So one of the ways we sit with Revelation is by paying attention to its initial purpose. Most writings in the Christian half of our bible were written for a specific reason and then, later on, we’re called scripture. For example, the author of the gospel according to Luke and the Acts of the Apostles started their book off by explaining how they wanted to report an “orderly” account of Jesus’ life and the early church to a non-believer with some kind of political power. And Paul, in his many letters, was often responding to a specific crisis or situation within a specific faith community. Revelation, we assume, is all about the end of the world since its name, in its original Greek, is simply “Apocalypse.” Yet the reason why we use, in our culture, the word “apocalypse” to describe the end of the world is because we tend to only pay attention to that part of the book itself. An apocalypse is not simply a series of cataclysmic events leading up the end game for the world. An apocalypse is primarily an unveiling: pointing out something we can’t always see. And what Revelation wanted to reveal is actually described in its first few chapters. John initially wrote this book to seven churches in what is now modern day Turkey. These churches were probably pretty small but they had been noticed by the wider community. A series of conflicts, questions, and situations within these places had made them wonder where God was in the midst of it all. For the communities that were poor, sick, small, and under other kinds of pressures, when were God’s promises finally going to come true? For the communities that were large and wealthy – how was God pushing them out of their sense of entitlement and into a deep love for one another? Also where was God when certain cultural expressions of power, holiness, and a Roman version of patriotism – things some even called Christian – were really centered in the idols we’ve constructed about what power, strength, wealth, security, and comfort are supposed to be about? And in this messed up, broken, and sometimes beautiful world – how does Jesus matter when it doesn’t seem as if believing makes any difference at all? These questions are the kinds of questions that never grow old since we wonder the same thing in the midst of our own pain, suffering, loss, and grief. It would be awesome to say that we move past these questions the more we pray, read our  Bible, and participate in the life of the church. But in my personal experience, these questions continue since living with faith is full of ups and downs and moments of certainty and endless doubt. The strangeness of Revelation not only addresses those faithful questions but it also reminds us how strange faith and life can be while following a Jesus who is fully divine but still wounded. And whenever the sense of dread, confusion, worry, and fear becomes too much – the vision recorded by John repeatedly shifts into a scene like the one we read today – when we’re suddenly in God’s throne room.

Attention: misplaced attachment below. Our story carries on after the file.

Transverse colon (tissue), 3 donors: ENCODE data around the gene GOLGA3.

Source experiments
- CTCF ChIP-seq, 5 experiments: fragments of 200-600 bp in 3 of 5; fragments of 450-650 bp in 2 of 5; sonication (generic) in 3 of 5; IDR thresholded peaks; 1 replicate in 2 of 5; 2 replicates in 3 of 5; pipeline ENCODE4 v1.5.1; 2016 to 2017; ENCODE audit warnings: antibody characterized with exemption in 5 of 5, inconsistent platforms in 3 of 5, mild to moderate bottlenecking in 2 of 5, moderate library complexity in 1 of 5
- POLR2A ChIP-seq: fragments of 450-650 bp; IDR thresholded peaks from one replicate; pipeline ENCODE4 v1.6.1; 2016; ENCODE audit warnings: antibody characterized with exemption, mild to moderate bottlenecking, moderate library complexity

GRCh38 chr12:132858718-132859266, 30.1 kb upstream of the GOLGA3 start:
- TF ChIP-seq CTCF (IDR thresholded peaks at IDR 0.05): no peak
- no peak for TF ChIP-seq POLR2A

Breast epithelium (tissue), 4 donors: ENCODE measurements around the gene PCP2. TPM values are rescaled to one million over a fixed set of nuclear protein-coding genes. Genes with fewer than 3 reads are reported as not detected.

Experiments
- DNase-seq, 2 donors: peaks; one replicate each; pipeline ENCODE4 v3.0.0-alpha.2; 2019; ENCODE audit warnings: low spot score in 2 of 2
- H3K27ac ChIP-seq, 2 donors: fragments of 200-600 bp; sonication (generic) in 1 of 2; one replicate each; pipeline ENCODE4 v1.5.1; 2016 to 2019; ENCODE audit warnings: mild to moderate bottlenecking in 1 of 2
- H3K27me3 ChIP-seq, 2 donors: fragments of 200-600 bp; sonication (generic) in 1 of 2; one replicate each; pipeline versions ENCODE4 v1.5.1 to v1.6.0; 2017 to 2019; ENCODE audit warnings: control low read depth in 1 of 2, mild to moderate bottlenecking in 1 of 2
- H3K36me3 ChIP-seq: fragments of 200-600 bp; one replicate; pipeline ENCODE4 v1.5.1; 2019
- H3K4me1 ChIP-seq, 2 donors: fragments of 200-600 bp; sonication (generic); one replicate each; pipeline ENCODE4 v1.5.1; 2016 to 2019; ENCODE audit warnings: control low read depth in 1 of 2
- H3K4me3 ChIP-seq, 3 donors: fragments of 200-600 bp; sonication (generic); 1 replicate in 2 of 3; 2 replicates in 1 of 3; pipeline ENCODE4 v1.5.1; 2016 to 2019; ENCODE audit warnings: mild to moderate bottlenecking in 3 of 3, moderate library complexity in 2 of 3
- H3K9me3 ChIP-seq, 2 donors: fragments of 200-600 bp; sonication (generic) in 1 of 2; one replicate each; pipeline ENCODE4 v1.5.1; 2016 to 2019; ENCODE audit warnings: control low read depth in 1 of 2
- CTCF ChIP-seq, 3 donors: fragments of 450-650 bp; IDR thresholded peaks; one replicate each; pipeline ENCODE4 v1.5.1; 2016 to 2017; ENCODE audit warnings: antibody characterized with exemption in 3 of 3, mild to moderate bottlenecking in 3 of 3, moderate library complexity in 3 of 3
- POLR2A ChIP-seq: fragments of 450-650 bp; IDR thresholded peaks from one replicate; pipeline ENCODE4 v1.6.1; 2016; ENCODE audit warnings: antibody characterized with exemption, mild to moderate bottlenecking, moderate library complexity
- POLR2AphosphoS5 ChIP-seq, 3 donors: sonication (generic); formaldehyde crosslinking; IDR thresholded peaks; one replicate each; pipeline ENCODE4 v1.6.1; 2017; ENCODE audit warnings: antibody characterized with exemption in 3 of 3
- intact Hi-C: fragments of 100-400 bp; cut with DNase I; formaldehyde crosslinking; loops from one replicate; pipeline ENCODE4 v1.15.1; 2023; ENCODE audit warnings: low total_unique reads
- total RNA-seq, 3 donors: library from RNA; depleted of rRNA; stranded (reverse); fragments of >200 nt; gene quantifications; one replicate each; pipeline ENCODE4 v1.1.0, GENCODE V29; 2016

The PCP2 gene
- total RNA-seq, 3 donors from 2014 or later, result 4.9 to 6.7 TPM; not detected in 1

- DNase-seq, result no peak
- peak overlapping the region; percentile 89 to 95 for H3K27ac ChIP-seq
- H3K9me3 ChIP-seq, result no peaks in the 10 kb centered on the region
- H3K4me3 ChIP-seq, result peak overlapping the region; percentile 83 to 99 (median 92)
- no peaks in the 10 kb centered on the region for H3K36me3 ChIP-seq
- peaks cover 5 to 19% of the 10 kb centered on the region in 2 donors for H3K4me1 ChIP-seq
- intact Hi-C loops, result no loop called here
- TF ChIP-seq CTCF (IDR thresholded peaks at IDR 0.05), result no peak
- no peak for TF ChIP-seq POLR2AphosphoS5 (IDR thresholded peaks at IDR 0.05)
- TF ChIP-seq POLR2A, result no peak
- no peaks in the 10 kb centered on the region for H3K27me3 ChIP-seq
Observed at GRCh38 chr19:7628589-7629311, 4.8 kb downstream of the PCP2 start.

Now the Revelation’s strangeness does appear in God’s throne room but it’s meant to bring us a sense of hope rather than fear. The place God is –  isn’t empty. It’s full of people from everywhere and every place. And these people, rather than appearing as soldiers, guards, or the secret service we’d expect hanging around a king, Queen, or emperor, are dressed in the white they put on in their baptism and are busy waving palm branches in the air. Among them are angels and the four living creatures who are described as some kind of divine beast familiar to those who read Ezekiel or are well versed in Roman mythology. And at the center of this very human and very divine gathering is a lamb – showing how vulnerability isn’t the weakness we assume it must be. This gathered community stretches beyond all time and space while wrapped up in the love, peace, and joy of God. And even those who swear they can’t sing – soon find that, in that place, they can’t do anything else. 

We might imagine this vision of God’s throne room to be, like other bits of Revelation, focused on what comes next. Yet what makes this part of John’s vision different from the rest is how rooted it’s supposed to be in our present moment. What’s being revealed to the seven churches, to John, and to us is that there is more to our world than all of this. What we see and experience isn’t all there since we, like those robed in white, have our own place around God’s holy throne. It’s a promise that this moment isn’t the limit of who we are since we are already Jesus’ beloved and we get to sing even when our world and our lives make that singing hard. Now I’ll admit it’s easier to say this rather than to trust it since grief, worry, and fear often makes us wonder if these words from God are true at all. Yet God often chooses to reveal this present and holy reality through the various saints God brings into our lives. That does not mean these people are perfect but, rather, that they, in their own ways, made God’s throne room visible to us. They are the ones who, when we feel lost, show how we’ve already been found. When we hunger and thirst, they are the ones who made sure we had what we needed to thrive. They helped us, protected us, loved us, and knew this world couldn’t be what it’s supposed to be without us. And it’s through their generosity and care, when the tears we shed are embraced and then wiped away from our eyes. These saints might not be physically in our presence but they are always with us because God’s love never ends. Yet this day is more than a day to remember; it’s also a day to live out God’s throne room too. We, because of our baptism and faith, get to answer the call to be those same kinds of saints to the people around us and to every generation that comes next. Together, we’ll put that into practice, by revealing to Alice her place in God’s throne room. We will, along with her family, friends, and godparents, will promise to listen to her, to pray with her, and we will be there no matter what comes next. And in those moments when things seem a bit strange, weird, scary, and we wonder where God is – we’ll be there to hold her tears and wipe them away. We’ll do this, not because we’re perfect, but because being with Jesus invites us to do nothing less.